But Musician never gained a wide following, although it had a devoted base of fans. The magazine was respected by the critics for the quality of the writers—among the best known writers for Musician were rock critic Lester Bangs and soon-to-be film director Cameron Crowe. Due to the expense of running it, Holdsworth and Baird sold it in 1982, to the company that owned Billboard magazine; but Holdsworth and another company executive bought it back in 1985 and they ran it until selling it again in 1987.

Holdsworth did more than just sell his magazine to Billboard : he went to work there, eventually rising to the position of Executive Vice President and Publishing Director of parent company Billboard Publications Inc. (BPI), then located in New York City. He ran their publishing group until 1991. His sale of the company made him millions. In 2000, he became CEO of Rykodisc, a Massachusetts-based independent record company. He retired from that position in 2008, and has remained in Massachusetts, where he had moved in 1981. He currently lives in Gloucester with his wife and three children. He has become a well-known local artist, and some of his paintings have been displayed in museums.

Musician (rank)

Musician (Mus) is a rank equivalent to Private held by members of the Corps of Army Music of the British Army and the Royal Marines Band Service. The rank was also previously used in the United States Army.

Musician (United States Navy)

Musician (abbreviated as MU) is a United States Navy occupational rating.

Musicians perform on one or more designated instruments to provide musical services onboard ships and at Armed Forces bases to inspire patriotism, elevate esprit de corps, enhance retention, and foster pride in the Naval service; provide musical services off base that reinforce recruiting efforts; provide musical services to the general public, therefore increasing community awareness, promoting respect, and enhancing the reputation of the Navy; and perform other musical skills as may be required in performance of the rating.

Usage examples of "musician".

By the time Miss Tyler had returned with a tray, Lady Millicent had re-entered the parlor, and the musicians had switched to an allemande, from a suite by Herr Bach, whose sonorities included the sound of a few string instruments.

The horse knows that, and so does the artiste, and so does the band of musicians, if there is a band.

One of the musicians, a red-dad fiddler with instrument case strapped to his back like Kevin, handed the bardling a switch broken from a bush.

The brasses had disgusted him because the musicians were, he thought, always shaking spit out of them.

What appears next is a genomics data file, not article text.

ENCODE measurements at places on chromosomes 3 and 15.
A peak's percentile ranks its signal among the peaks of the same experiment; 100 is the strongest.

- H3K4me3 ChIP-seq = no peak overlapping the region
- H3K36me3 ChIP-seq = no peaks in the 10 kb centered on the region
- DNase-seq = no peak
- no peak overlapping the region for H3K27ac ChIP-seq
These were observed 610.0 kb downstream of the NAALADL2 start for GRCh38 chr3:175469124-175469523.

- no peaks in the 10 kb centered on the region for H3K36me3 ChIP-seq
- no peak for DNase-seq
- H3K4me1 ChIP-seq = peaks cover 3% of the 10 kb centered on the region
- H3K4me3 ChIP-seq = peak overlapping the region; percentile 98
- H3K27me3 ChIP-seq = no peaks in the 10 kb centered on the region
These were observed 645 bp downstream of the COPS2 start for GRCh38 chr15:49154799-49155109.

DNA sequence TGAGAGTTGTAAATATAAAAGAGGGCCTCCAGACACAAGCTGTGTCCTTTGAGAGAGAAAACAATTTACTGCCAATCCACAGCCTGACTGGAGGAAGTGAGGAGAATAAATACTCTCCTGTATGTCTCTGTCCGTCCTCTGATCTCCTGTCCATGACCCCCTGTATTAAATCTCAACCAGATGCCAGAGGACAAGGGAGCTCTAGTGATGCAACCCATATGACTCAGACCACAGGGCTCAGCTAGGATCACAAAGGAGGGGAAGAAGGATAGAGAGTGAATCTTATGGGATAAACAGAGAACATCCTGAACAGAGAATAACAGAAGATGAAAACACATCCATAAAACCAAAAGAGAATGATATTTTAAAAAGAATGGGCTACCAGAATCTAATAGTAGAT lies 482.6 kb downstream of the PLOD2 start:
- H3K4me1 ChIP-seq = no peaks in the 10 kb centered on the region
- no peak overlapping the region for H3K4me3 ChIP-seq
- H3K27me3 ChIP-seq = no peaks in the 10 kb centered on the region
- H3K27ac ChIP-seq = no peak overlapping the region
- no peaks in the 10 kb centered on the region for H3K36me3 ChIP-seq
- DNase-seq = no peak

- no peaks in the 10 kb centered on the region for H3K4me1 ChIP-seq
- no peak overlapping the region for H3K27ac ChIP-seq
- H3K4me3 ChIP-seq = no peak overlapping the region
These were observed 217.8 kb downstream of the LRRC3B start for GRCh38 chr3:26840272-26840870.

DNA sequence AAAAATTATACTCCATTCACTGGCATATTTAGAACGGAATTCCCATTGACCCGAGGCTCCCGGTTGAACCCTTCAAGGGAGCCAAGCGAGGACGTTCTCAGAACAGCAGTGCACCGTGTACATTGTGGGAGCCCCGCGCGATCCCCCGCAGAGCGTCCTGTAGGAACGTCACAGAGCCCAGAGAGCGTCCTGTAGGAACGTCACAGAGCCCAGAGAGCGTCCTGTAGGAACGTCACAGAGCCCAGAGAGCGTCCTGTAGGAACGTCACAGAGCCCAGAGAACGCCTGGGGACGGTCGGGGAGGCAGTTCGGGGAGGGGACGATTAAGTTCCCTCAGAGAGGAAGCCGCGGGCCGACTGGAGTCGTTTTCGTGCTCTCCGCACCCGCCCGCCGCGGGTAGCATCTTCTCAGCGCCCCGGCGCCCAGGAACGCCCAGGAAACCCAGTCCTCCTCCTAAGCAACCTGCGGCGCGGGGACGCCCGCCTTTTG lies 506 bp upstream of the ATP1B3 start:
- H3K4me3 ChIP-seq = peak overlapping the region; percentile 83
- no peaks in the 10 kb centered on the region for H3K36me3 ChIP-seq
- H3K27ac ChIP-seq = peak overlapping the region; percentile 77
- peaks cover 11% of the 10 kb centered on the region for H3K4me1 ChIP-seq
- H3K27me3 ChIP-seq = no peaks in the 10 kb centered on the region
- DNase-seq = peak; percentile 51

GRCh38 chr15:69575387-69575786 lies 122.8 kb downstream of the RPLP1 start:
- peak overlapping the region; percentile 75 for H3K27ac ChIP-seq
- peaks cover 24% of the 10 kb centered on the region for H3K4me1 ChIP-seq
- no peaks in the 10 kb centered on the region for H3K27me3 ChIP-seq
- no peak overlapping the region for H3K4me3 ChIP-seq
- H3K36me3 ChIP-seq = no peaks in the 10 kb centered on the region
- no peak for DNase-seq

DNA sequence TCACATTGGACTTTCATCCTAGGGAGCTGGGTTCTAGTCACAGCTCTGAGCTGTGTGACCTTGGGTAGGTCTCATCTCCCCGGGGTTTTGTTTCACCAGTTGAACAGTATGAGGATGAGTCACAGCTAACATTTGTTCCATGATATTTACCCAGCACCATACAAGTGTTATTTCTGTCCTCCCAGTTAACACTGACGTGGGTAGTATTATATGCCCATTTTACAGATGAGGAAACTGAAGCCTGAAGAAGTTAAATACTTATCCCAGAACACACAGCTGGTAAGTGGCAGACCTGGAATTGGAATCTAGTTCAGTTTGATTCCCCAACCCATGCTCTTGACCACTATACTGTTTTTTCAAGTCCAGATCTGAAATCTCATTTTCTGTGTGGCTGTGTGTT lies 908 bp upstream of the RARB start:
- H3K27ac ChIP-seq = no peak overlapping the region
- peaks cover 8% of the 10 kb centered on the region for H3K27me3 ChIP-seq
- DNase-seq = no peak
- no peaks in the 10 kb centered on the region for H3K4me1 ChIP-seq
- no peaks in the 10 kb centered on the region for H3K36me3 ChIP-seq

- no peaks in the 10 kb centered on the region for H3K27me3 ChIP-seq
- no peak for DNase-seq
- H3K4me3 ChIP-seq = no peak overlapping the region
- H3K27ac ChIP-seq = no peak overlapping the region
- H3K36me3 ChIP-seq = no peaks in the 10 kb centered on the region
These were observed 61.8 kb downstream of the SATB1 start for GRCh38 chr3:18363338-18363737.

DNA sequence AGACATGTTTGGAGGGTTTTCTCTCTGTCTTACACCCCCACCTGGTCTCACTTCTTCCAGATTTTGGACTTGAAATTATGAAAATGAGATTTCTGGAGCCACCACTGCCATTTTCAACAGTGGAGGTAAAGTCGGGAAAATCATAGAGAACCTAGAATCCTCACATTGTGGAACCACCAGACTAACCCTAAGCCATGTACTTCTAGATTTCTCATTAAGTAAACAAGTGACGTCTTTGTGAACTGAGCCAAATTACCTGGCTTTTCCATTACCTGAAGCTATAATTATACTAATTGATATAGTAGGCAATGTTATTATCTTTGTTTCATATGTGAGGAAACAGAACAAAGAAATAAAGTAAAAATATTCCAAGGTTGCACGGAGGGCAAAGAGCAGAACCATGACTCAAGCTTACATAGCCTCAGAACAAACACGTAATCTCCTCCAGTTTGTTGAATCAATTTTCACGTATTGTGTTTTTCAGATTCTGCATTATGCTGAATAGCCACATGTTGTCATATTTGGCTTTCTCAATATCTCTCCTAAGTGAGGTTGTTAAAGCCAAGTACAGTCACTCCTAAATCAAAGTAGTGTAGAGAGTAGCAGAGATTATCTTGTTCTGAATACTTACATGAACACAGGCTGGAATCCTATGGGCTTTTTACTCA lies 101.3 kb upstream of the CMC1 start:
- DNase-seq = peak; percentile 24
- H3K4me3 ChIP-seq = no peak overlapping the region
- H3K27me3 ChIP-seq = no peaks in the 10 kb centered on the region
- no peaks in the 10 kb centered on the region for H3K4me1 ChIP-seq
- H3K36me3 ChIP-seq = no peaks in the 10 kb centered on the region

The musicians were doing a blasting oom-pah-pah of brassy Bavarian folk music, and the girls, although they were cavorting on soft sawdust, contributed to the noise with the repeated thigh-slapping that the dance demanded.

Two years later the Marquis, wishing to engage a master of singing for his son, sent to one Nicolo, the German, at Ferrara, and this musician recommended Giovanni Brith as highly qualified to sing in the latest fashion the best songs of the Venetian style.

How dare they, he thought, fight their trivial buttles over which musicians would play at whose ball when four miles away men and women were struggling for their lives against an invisible slayer and the air dripped with the stink of corpses smoke, and death?

He also reports the case of a distinguished musician who, by reason of hypospadias, had never impregnated his wife, and had resorted to injections of semen with a favorable result.

Murk gestured the mariachi into the storeroom, indicating that he could bring in the other musicians.

He was pointing out the first marimba player that they had seen, and Margo had time to study the musician while the car paused for others to peer at the university.

I looked past Messire to see Allin giggling with the musician, who handled his mettlesome grey horse with considerable skill.

Surely, as we read, those that have already seen all or most things, those who at their first birth have entered into the life-germ from which is to spring a metaphysician, a musician or a born lover, the metaphysician taking to the path by instinct, the musician and the nature peculiarly susceptible to love needing outside guidance.

Behind the metics came the musicians, the old men with olive branches, the armed warriors in chariots, the cavalry, and finally the mass population of Athens, carrying gold and silver and ivory gifts for Athena.

As the boat now touched the bank, Madame de Montaigne accosted the musicians, thanked them with a sweet and unaffected earnestness for the compliment so delicately offered, and invited them ashore.

Even if he took the posters off it, even the canvas cover, people would see him for a traveller, a seller, quack, musician or a mountebank, but if he left it and just took the nag, he gave up his home, his bed, and all his trade trickery.